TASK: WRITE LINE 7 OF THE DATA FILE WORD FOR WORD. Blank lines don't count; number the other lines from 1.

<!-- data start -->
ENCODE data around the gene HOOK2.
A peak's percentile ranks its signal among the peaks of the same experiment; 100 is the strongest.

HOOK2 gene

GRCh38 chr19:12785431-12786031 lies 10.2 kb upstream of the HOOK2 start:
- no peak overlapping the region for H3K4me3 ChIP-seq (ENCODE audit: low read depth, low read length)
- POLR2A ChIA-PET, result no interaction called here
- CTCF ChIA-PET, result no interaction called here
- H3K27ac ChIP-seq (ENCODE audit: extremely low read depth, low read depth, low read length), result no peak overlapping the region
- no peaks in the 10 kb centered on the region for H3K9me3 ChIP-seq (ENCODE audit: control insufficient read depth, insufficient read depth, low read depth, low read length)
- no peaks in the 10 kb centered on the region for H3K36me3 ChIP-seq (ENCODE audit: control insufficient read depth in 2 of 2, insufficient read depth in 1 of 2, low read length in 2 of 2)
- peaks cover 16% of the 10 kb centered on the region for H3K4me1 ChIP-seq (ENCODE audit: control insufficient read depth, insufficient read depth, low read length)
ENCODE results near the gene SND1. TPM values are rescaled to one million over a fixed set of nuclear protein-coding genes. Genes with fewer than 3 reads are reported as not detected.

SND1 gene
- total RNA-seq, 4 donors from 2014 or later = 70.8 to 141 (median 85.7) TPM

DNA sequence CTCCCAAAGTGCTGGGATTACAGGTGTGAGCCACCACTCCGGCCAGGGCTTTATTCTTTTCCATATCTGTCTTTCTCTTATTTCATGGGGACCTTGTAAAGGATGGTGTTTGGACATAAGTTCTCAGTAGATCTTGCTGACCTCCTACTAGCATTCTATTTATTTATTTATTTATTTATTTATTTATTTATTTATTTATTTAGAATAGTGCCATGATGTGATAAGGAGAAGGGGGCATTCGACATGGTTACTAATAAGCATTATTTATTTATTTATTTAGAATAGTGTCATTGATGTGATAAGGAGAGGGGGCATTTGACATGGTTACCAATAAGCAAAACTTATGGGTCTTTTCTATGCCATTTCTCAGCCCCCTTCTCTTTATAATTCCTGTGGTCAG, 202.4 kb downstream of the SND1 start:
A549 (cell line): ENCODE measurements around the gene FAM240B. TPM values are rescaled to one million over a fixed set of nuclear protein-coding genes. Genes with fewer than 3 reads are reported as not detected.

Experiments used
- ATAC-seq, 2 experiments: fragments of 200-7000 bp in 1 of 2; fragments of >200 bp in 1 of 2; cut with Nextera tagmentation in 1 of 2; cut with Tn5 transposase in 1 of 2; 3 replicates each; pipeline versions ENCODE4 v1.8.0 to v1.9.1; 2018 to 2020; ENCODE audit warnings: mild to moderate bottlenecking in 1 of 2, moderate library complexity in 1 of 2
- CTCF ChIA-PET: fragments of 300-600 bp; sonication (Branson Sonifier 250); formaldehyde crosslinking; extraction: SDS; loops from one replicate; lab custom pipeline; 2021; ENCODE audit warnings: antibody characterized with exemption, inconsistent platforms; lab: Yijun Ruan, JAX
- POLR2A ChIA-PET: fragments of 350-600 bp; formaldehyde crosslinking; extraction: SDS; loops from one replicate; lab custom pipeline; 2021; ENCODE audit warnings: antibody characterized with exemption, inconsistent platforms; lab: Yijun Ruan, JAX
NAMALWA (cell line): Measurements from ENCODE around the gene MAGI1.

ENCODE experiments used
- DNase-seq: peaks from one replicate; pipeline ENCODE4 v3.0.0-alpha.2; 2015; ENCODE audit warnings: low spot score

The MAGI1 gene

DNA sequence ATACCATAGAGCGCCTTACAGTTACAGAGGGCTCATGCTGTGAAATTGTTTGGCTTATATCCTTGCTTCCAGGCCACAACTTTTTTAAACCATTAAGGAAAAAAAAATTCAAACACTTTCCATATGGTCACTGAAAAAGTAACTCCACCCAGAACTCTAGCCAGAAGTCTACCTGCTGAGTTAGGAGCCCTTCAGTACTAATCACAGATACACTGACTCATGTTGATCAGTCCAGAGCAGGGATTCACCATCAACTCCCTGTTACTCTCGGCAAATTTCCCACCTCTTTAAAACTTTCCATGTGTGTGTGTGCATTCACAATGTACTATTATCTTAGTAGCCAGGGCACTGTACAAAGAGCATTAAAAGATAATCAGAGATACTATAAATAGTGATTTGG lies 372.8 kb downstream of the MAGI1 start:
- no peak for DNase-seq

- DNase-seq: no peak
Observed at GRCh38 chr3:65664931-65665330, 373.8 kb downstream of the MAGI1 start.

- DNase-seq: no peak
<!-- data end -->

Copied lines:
- CTCF ChIA-PET, result no interaction called here